Setting standards for employers to meet isn’t an unreachable burden – London’s low emission zone
In an era when de-regulation and a laissez-faire attitude to health and safety laws and standards has been predominant there has been a success story that flies in the face of this. It is doubly important as we endure unhealthy air quality and power towards the crisis that is climate change as it is an example of how setting a standard for industry and employers to achieve can be met if the requirement to achieve it is set in stone rather than voluntary.
Air quality monitoring throughout London has been ongoing since the early 1990s. In 2007 The Green Party reported that nine sites in London exceeded EU limits for air pollution and Transport for London (TfL) estimated that there were 1,000 premature deaths and a further 1,000 hospital admissions annually due to poor air quality from all causes.
The congestion charge, which was introduced by the Greater London Authority (GLA) in 2003, was meant, at least in part, to address some of this but by the mid-2000s it became evident more action was needed on air pollution caused by road vehicles.
In 2007 the GLA started London’s Low Emissions Zone (LEZ) which required vehicles either meet a standard or pay a fee if they enter the zone. The size of the zone has since been expanded and the required emission standard was tightened 1 March 2021, now it is the Ultra Low Emissions Zone (ULEZ).
But here’s the untold story. With the advent of the London Low Emission Zone (LEZ) TfL required all contractors on its projects to meet the LEZ or they wouldn’t work for TfL. The contractors were not given the option of paying a charge if their vehicles didn’t meet the required standard. TfL were allowed to stipulate this requirement as it stems from the powers of the GLA and Mayor’s Office.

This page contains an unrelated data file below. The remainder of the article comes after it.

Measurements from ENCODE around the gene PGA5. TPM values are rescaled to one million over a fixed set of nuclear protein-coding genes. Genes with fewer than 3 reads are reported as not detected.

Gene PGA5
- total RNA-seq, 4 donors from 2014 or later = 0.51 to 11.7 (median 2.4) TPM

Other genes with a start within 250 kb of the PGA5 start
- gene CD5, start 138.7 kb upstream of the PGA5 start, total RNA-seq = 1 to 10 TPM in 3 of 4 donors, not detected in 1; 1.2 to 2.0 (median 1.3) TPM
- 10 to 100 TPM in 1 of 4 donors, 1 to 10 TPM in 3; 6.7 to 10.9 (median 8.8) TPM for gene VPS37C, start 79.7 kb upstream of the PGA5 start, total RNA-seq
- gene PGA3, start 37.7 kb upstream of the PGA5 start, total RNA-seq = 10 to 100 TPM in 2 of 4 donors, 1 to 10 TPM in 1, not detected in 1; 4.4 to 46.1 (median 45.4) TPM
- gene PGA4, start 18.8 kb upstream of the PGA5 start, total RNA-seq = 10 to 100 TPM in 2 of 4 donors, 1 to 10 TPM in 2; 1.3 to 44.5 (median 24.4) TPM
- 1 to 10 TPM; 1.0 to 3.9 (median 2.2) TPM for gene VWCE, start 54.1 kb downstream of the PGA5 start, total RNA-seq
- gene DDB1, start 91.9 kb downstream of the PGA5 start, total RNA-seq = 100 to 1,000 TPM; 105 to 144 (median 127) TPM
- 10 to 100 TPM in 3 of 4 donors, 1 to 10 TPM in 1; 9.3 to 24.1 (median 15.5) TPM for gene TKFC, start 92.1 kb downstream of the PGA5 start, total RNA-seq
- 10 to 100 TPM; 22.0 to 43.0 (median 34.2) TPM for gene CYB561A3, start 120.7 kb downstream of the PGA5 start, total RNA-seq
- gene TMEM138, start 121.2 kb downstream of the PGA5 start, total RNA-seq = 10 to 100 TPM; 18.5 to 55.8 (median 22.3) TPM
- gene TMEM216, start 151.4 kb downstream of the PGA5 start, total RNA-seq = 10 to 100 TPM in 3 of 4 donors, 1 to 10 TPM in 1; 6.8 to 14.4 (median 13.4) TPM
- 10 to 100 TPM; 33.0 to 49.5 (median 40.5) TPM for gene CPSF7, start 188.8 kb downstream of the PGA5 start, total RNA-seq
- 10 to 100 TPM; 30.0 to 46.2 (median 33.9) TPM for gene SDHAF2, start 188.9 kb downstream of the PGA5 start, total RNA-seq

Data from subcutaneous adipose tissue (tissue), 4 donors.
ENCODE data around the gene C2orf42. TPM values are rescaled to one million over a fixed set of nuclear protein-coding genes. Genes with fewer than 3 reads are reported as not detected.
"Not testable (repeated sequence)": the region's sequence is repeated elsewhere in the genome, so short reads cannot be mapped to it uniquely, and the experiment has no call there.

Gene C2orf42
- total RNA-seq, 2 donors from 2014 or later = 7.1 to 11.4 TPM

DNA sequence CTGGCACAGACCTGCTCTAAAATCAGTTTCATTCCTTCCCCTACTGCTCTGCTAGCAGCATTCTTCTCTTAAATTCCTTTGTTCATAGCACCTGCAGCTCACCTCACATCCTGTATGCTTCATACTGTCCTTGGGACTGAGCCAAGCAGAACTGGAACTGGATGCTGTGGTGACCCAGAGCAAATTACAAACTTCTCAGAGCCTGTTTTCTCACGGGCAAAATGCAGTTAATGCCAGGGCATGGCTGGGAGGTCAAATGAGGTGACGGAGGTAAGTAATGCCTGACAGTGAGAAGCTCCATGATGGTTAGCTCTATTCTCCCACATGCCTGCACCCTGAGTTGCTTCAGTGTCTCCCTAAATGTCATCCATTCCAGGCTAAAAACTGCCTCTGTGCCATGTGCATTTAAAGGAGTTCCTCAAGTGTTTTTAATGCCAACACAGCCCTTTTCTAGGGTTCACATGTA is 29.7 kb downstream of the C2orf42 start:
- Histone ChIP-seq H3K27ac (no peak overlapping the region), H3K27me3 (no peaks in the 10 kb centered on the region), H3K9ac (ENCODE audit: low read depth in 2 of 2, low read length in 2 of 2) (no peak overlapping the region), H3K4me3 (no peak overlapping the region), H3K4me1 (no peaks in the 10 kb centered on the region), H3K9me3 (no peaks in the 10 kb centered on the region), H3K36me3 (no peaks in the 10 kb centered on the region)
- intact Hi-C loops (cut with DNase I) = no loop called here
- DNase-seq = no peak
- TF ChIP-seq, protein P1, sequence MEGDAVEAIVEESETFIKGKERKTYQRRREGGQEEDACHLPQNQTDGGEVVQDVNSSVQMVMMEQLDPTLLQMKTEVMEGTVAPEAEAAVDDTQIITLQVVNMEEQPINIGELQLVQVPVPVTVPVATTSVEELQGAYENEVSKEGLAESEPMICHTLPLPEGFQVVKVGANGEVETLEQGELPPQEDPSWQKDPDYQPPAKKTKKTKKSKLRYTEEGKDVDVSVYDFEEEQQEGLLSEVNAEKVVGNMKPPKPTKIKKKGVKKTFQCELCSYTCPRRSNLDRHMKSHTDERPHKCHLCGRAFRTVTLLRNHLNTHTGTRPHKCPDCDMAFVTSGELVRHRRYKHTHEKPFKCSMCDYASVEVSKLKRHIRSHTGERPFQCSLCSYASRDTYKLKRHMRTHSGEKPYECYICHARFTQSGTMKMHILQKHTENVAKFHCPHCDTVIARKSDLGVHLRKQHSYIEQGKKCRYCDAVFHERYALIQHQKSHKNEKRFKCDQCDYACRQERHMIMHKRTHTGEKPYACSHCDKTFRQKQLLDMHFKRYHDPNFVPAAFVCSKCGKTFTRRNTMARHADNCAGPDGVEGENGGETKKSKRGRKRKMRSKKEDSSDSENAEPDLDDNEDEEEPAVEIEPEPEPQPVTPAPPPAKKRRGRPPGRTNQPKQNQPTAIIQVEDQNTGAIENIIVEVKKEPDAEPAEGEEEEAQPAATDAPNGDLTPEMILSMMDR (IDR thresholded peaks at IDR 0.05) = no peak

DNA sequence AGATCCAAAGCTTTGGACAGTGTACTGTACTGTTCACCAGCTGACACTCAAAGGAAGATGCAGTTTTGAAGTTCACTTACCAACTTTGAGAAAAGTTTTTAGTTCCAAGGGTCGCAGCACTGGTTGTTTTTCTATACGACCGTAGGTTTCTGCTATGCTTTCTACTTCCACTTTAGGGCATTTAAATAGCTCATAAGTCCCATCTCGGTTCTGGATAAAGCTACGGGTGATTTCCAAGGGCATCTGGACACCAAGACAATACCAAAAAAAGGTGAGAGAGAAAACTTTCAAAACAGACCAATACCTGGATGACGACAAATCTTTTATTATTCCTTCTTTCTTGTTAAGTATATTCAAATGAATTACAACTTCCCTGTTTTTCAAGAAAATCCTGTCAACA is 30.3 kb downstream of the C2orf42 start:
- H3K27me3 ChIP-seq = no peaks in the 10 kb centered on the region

Whilst objections were raised by transport organisations the plans went ahead and TfL contractors’ vehicles and plant met the LEZ and ULEZ standards – in good time. In fact the project has gone so well that TfL report that as of 1 March 2021 90% of all heavy road vehicles entering the ULEZ were compliant with the new standard.
Whilst there is clearly still much more to do in cleaning the air we breathe and it is difficult at this time to evaluate what effect all this has had on the overall levels of air pollution in the ULEZ, especially given lockdowns etc. arising from the covid pandemic, cleaner heavy road vehicles and plant used on TfL projects are helping considerably to reduce the overall level of air pollution. This happened not because employers and businesses working on major infrastructure projects thought it would be a good thing but because the client did and the client was in a position to insist the standards were met – or there would be no work.
The end of the world didn’t happen. Maybe, just maybe, what happened was a shining example to our de-regulation mad, hands off government and those governments attending the climate COP in Glasgow in November that if we set our minds to actually achieve cleaner air and limit the effects of climate change we can.
The history of standards to be met in zones:
|Vehicle||Feb 2008||Jul 2008||Jan 2012||Mar 202|
|Lorries (over 12 tonnes)||Euro 3||Euro 4||Euro 6|
|Lorries (3.5–12 tonnes), buses and coaches||Euro 3||Euro 4||Euro 6|
|Minibuses and vans (1.205-tonnes)||n/a||Euro 3|
|Motor caravans and ambulances (2.5–
Emission standards for large goods vehicles
|Euro norm emissions for category N3, EDC, (2000 and up)|